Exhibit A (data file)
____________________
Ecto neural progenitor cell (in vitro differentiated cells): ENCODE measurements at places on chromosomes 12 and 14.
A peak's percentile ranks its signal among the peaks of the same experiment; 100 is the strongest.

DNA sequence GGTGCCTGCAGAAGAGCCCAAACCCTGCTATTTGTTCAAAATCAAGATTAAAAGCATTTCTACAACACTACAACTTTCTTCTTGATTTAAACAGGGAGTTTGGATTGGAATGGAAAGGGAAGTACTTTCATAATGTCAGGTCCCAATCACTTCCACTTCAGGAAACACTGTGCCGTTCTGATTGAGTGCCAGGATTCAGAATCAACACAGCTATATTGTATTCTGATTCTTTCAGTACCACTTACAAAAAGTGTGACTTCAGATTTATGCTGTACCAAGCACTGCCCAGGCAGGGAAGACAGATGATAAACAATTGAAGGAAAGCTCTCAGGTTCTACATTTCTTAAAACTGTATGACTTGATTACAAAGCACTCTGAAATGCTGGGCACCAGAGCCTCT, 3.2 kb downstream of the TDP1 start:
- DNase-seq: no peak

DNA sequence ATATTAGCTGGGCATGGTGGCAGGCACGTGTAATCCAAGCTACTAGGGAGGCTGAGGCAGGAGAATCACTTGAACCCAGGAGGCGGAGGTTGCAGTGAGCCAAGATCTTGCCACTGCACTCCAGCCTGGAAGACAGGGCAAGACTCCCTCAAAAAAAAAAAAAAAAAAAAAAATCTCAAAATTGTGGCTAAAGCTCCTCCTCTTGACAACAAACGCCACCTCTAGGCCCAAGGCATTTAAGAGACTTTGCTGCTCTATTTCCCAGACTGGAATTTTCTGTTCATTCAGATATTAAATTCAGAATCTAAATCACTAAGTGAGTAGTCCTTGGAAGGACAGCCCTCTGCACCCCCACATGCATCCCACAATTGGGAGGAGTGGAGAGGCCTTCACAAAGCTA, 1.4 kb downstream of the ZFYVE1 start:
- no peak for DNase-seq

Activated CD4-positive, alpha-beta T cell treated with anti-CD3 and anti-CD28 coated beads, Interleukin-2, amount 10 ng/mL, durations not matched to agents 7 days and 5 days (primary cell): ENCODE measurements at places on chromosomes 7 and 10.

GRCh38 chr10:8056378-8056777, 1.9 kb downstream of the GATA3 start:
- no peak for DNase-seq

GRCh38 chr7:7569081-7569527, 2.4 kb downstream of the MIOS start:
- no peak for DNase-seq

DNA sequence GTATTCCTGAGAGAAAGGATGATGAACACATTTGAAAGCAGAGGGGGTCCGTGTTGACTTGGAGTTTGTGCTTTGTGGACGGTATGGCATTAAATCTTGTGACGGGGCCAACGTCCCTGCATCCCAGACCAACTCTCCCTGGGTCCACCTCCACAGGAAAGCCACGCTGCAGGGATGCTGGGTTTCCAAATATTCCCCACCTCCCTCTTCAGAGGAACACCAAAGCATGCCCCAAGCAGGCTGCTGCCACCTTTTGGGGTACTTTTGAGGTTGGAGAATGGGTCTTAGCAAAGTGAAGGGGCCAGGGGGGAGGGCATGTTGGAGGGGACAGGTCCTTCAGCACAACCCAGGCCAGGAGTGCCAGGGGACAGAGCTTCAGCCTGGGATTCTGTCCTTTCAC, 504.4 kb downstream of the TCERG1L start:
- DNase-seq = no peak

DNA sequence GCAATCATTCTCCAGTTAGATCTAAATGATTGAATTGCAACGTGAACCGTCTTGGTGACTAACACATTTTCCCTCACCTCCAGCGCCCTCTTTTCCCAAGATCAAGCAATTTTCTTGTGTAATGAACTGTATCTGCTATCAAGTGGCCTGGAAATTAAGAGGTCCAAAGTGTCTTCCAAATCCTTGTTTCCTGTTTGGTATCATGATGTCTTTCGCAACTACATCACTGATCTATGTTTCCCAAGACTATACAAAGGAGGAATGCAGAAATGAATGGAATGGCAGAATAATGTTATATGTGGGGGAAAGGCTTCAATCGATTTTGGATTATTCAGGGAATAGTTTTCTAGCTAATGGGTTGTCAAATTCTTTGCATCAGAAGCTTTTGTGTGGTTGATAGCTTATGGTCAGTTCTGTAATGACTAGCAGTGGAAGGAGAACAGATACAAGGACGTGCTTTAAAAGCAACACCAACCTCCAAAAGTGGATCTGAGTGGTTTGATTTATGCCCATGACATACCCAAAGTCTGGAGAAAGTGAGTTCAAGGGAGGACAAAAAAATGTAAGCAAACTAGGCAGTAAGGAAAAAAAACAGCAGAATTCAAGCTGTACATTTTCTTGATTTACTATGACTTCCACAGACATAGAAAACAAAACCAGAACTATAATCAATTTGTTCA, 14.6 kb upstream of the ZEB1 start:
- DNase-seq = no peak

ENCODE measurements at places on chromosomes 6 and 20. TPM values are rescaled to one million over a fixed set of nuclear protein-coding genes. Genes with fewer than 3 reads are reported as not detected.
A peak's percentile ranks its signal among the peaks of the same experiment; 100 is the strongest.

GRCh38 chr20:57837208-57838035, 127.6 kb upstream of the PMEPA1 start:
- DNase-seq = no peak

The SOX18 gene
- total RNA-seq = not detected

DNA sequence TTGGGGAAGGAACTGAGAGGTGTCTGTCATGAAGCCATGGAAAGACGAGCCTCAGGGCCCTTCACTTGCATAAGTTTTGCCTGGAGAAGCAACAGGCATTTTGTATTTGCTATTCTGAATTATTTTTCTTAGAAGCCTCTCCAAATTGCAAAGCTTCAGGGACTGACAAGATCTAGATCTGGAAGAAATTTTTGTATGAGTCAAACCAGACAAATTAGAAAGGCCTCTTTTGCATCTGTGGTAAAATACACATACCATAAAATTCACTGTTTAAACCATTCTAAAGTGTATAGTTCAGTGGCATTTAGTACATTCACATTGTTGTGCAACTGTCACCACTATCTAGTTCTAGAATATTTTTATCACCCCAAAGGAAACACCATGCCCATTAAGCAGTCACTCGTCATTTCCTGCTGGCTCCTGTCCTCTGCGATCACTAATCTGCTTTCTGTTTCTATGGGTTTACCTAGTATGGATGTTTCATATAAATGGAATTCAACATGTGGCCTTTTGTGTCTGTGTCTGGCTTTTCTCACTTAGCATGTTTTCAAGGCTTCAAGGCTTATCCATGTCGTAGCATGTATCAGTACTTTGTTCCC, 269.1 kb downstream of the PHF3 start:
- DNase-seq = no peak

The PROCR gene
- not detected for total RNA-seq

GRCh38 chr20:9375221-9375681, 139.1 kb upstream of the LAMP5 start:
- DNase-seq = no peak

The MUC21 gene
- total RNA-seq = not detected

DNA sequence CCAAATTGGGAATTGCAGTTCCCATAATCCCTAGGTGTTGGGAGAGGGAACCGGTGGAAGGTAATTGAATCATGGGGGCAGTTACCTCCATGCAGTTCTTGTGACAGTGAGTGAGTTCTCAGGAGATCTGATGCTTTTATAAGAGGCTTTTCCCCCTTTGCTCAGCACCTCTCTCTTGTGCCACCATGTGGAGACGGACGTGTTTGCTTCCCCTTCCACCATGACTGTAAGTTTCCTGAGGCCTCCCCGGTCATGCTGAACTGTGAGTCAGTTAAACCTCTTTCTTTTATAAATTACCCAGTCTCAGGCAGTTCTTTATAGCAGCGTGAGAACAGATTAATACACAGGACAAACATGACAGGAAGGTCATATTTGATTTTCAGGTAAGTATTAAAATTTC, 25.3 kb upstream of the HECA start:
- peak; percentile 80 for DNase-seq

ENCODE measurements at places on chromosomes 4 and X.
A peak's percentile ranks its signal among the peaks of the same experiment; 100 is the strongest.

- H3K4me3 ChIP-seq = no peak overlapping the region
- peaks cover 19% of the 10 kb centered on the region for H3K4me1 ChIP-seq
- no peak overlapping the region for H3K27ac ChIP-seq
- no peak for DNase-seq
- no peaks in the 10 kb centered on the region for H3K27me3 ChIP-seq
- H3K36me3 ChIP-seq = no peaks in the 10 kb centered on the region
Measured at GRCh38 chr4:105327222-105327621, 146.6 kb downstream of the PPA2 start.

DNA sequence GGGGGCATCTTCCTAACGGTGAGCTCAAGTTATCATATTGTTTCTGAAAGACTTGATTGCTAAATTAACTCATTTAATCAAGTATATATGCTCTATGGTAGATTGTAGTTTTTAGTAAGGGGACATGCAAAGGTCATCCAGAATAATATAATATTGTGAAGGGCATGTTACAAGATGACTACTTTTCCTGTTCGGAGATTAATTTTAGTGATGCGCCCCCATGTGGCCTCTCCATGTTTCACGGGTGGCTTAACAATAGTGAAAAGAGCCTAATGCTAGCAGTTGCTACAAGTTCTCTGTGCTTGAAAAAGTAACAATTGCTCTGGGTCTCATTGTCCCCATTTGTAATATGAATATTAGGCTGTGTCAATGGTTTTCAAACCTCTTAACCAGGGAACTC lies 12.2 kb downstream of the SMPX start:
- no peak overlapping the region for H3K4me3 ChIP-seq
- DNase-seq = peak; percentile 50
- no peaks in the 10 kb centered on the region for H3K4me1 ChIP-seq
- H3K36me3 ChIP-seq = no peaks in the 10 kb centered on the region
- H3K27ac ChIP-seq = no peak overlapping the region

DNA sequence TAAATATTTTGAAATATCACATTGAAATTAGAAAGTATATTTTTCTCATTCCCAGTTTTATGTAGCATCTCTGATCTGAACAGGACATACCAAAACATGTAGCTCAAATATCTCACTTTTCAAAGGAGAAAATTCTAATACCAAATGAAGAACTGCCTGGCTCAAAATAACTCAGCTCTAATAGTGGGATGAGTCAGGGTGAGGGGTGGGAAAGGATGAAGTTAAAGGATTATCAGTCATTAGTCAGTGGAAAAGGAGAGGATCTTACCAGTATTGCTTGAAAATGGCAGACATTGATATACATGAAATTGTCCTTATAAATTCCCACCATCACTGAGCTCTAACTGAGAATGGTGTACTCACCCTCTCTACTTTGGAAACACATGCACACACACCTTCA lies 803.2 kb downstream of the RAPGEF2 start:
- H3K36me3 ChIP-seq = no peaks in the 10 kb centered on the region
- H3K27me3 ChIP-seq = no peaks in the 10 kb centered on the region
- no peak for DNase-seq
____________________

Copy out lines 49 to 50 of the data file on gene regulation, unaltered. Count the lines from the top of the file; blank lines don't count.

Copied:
- H3K27me3 ChIP-seq = no peaks in the 10 kb centered on the region
- no peak for DNase-seq